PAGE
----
Ever heard of drink spiking or injection spiking? Learn about drink spiking symptoms and what to do if you've been spiked!
00:00 Drink Spiking Symptoms and Staying Safe?
00:42 Why Should You Be Aware Of Drink and Injection Spiking?
01:40 What Is Drink Spiking?
03:13 What Is Needle Spiking?
03:55 Drink Spiking Symptoms?
06:17 Needle Spiking Symptoms?
06:39 What To Do If You Think Your Drink Has Been Spiked?
09:03 How To Prevent Having Your Drink Spiked?
11:53 Where To Get Additional Help After You Have Been Spiked?
DRINK SPIKING AND INJECTION SPIKING:
Drink spiking is putting drugs or alcohol into someone's drink (alcoholic or non-alcoholic) without their knowledge or consent. It often happens in pubs, bars, nightclubs and house parties, and motives include sexual assault and theft.
There are worrying trends of needle spiking also. This is different from drink spiking as the drugs that are usually put into your drinks are injected. This means that symptoms of spiking appear quicker and are sometimes much worse.
It can be very difficult to tell if a drink has been spiked, as substances used for spiking usually have no taste, odour or colour. They can be placed into drinks when they're being prepared or while you are distracted.
The effects of drink spiking can vary. Side effects depend on how much substance has been added, the weight and pre-existing medical conditions of the victim, and whether alcohol has already been consumed.
Drink spiking can make someone appear more drunk than usual, confused, dizzy or nauseous. It can also lead to losing consciousness or a severe hangover the next day, and potentially gaps in memory.
If you suspect your drink has been spiked, or that of a friend, you should report it immediately. Tell someone working in the bar you are in, then report it to the police. You should stay with a trusted friend and never leave someone alone if you think they've been spiked. Closely monitor their condition and call an ambulance if they deteriorate.
SUPPORT AFTER BEEING A VICTIM OF DRINK SPIKING:
Seeking support after having your drink spiked can be a scary thing, especially if you can't remember what happened. But while it can be traumatic, it's important to alert someone to what happened to reduce the chance of serious medical complications and long-term psychological effects. There is plenty of support out there for victims of drink spiking, and various treatments are offered to help you feel safe again.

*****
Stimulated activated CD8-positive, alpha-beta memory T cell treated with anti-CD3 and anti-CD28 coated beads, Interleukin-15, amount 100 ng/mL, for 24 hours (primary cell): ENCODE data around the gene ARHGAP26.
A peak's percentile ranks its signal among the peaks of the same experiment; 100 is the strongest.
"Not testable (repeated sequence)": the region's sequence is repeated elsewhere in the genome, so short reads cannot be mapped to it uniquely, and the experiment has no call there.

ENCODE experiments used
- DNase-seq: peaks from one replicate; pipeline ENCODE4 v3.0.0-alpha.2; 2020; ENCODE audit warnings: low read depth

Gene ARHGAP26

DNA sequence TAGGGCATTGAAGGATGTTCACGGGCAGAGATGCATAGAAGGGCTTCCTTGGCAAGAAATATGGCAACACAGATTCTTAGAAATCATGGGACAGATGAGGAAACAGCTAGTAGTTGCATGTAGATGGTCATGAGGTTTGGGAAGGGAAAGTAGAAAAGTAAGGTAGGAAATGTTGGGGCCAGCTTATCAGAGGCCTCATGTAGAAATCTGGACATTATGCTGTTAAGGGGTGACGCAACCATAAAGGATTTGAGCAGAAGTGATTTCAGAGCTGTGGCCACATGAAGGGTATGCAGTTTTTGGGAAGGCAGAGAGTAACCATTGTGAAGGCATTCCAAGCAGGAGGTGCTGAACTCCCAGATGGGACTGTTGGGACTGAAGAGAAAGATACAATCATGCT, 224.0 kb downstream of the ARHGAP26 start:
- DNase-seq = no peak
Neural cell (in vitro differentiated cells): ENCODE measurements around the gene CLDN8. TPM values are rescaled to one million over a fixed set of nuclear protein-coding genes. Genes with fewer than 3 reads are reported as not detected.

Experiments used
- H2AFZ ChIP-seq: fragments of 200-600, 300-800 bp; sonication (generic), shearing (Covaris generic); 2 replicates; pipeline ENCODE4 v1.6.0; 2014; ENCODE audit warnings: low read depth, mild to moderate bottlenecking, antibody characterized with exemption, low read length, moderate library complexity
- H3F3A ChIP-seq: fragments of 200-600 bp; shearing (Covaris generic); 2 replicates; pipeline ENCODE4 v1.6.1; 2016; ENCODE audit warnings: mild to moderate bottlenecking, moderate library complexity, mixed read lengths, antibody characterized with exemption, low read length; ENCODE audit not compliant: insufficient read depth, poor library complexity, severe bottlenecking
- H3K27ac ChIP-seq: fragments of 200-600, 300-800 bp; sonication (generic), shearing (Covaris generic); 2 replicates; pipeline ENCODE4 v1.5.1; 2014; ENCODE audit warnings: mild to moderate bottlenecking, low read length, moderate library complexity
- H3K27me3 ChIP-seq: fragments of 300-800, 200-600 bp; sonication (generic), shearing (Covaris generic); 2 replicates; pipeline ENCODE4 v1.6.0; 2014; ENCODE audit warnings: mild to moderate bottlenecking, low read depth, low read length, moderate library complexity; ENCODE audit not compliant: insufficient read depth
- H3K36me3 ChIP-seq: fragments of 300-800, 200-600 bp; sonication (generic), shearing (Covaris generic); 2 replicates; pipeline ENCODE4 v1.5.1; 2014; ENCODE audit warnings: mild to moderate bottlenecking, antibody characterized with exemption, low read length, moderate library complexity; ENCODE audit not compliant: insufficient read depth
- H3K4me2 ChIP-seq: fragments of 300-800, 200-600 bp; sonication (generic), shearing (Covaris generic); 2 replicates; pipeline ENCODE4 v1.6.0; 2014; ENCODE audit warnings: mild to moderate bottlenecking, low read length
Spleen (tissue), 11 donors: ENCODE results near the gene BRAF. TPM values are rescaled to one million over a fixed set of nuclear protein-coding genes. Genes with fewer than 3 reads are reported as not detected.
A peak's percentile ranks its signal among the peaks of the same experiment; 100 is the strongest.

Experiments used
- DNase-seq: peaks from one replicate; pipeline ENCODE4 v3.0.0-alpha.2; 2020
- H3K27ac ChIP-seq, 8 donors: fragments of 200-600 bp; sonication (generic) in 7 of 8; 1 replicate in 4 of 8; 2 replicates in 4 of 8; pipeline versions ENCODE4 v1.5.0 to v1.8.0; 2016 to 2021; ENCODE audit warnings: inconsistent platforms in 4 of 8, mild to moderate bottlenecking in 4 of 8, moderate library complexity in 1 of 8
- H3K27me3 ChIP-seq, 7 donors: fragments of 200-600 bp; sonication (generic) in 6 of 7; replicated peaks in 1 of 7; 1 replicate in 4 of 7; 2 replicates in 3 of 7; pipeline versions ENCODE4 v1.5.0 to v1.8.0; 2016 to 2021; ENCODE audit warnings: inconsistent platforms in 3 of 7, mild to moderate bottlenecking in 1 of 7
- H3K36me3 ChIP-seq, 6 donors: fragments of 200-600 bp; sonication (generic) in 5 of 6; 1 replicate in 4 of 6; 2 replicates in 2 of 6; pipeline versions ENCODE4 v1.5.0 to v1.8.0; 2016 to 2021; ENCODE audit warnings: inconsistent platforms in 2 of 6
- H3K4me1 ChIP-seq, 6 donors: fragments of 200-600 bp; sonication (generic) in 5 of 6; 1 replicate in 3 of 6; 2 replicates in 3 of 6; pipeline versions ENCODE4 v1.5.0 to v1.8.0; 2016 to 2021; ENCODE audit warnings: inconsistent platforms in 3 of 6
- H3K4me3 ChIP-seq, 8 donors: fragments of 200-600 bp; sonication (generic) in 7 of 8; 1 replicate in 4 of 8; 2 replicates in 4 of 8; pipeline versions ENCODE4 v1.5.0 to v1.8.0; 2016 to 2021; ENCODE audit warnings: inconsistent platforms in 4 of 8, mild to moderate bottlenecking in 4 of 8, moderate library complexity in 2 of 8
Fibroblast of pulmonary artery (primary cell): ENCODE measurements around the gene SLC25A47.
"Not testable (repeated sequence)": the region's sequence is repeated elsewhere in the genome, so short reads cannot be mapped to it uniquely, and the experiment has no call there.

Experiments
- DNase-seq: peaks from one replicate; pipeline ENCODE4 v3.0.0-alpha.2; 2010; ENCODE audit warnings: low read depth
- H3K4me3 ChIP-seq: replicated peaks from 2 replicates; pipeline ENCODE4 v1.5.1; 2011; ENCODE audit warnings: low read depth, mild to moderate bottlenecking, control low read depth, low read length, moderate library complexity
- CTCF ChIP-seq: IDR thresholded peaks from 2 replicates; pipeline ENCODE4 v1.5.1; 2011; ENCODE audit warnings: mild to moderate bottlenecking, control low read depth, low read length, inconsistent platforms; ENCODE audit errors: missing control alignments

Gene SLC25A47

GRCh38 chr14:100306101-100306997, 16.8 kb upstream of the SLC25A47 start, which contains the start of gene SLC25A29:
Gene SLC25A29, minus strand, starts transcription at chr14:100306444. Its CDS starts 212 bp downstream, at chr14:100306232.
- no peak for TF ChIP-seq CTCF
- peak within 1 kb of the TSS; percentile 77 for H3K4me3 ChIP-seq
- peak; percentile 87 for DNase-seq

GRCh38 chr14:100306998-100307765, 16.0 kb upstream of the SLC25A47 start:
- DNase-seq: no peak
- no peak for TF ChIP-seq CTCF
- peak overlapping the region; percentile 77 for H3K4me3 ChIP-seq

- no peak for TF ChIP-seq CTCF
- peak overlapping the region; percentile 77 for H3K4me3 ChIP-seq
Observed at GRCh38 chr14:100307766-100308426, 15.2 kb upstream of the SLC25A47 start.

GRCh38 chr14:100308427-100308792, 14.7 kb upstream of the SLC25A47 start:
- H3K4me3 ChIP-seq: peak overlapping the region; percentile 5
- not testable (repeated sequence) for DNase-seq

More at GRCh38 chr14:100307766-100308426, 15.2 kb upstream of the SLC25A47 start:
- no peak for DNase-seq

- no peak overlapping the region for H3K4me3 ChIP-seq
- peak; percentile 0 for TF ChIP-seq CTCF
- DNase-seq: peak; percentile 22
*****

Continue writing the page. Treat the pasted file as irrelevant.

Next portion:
Places to get emotional support,
• Victim Support - https://www.victimsupport.org.uk/
• Counselling through NHS referral - either through your GP or by self-referral through the IAPT service - https://patient.info/treatment-medication/self-referral/refer-yourself-for-nhs-talking-therapy-counselling
• Private counselling.
Rape Crisis charity helplines,
England and Wales: 0808 802 9999 (12-2.30 pm and 7-9.30 pm every day).
Scotland: 0808 801 0302 or text 07537 410 027 (6 pm-midnight every day).
Northern Ireland: 08000 246 991 (Monday and Thursday, 6-8 pm).
CONFIDING IN A FRIEND OR FAMILY MEMBER AFTER BEING A VICTIM:
Confiding in a friend or family member when you have been a victim of a crime can be very difficult. Particularly if you've been sexually assaulted (or think you have been if you have gaps in your memory), it isn't an easy conversation to have.
Remember that you are not to blame and you have not done anything wrong.
It's vital you tell someone about what happened, so you aren't carrying the pain and trauma on your own shoulders. Talking about it can help you get the support you need, both in the short and the long run. This might be from the police, victim support or counsellors. You should remember that drink spiking is an assault. It is a crime, and it should be reported to the police so they can do something about it and prevent it from happening to anyone else.
Other ways of opening up about the incident if you're unable to form the words. You might find it easier to close your eyes or turn away from someone if you're in the same room to make it less daunting. Or, you might feel more comfortable writing down what you want to say, or sending a text message.
The worst part is often worrying about what others will think and whether you will be judged. You should keep in mind that people want to help you and another person's reaction doesn't determine the severity of what happened to you or invalidate your trauma in any way.
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Prescribing Media Pharmacist | Extreme Optimist | Bringing Science Through New Videos Every Week - Monday 4PM(GMT) YouTube.
I'm a prescribing media pharmacist working in General Practice who loves science, making videos and helping people.
This video is for information only and should not be used for the diagnosis or treatment of medical conditions. Abraham The Pharmacist has used all reasonable care in compiling the information but make no warranty as to its accuracy. Always consult a doctor or other healthcare professional for diagnosis and treatment of medical conditions.
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